the mayor is on the council
Commonly, in the UK a councellor is said to be ON the council, ie a member of it. In the council would mean physically present in the venue.
Each is acceptable here, in my opinion.
A quick search for "ar an gcomhairle" turns up quite a few hits, which suggests that "sa chomairle" and "ar an gcomhairle" may have the same two different meanings in Irish that they do in English - in the council and on the council.
In Ireland it is always said "on the council"
Why then is it not accepted in the previous sentence to write "the new senators are in the Senate"? Both constructions are stictly parallel.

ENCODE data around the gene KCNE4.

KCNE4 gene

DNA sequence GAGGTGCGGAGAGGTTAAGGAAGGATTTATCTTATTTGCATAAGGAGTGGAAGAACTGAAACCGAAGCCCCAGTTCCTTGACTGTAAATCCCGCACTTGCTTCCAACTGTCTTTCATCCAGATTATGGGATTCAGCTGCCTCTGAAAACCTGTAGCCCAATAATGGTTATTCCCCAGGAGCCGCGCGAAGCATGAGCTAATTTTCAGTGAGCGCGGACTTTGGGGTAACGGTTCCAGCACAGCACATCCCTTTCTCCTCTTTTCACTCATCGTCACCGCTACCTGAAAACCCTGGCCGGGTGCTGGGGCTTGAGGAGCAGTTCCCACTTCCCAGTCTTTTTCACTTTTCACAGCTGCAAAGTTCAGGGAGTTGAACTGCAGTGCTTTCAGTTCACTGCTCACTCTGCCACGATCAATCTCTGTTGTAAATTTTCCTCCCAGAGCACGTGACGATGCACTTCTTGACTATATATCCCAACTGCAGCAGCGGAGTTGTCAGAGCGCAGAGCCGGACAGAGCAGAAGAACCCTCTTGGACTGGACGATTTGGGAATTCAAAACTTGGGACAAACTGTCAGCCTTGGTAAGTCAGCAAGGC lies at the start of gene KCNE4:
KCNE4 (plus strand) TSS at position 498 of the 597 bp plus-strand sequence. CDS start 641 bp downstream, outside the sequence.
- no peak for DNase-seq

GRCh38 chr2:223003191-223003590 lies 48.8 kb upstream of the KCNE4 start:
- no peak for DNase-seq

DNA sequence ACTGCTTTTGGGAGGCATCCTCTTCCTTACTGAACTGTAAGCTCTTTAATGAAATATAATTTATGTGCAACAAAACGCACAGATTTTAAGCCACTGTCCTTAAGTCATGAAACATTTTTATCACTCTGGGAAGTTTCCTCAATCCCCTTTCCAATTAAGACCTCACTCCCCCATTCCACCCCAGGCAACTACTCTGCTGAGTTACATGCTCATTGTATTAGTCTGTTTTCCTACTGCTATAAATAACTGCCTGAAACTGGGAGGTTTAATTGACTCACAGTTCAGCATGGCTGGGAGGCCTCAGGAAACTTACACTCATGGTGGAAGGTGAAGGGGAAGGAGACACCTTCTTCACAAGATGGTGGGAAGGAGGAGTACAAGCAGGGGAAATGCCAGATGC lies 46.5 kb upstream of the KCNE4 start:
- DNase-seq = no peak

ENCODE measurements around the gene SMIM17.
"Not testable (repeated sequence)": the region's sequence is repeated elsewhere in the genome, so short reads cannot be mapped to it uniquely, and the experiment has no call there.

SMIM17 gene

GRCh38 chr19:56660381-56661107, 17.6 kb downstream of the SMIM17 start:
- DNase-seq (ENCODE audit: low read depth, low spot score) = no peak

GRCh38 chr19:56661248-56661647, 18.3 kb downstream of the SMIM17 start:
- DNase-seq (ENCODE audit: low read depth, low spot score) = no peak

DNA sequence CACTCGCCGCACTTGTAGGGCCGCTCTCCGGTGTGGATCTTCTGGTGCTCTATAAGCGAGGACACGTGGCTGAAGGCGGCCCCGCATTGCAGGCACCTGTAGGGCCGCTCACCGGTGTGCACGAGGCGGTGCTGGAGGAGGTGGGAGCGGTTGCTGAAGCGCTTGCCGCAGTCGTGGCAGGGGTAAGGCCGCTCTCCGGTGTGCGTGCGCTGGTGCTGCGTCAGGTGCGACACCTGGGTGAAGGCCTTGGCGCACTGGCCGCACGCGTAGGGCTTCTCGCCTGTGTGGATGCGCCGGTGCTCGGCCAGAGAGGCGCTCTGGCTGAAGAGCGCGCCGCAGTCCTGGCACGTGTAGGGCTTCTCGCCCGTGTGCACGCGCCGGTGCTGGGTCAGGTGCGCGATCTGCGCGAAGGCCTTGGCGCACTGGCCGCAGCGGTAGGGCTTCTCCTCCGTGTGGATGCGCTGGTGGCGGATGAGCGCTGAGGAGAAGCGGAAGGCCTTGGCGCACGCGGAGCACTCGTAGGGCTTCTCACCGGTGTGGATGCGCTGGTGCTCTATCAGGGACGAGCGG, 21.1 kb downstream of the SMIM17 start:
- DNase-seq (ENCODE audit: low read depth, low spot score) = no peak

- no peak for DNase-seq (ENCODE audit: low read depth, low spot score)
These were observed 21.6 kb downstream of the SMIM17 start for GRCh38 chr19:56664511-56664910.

The exercises are delivered randomly. Your "previous sentence" won't always be the same as someone else's previous sentence.
Assuming you are talking about Tá seanadóirí nua sa Seanad, they aren't strictly parallel, because there is no definite article in Tá seanadóirí nua.
You have found an oddity of English - you may as well ask why it is "in the morning" but "at night".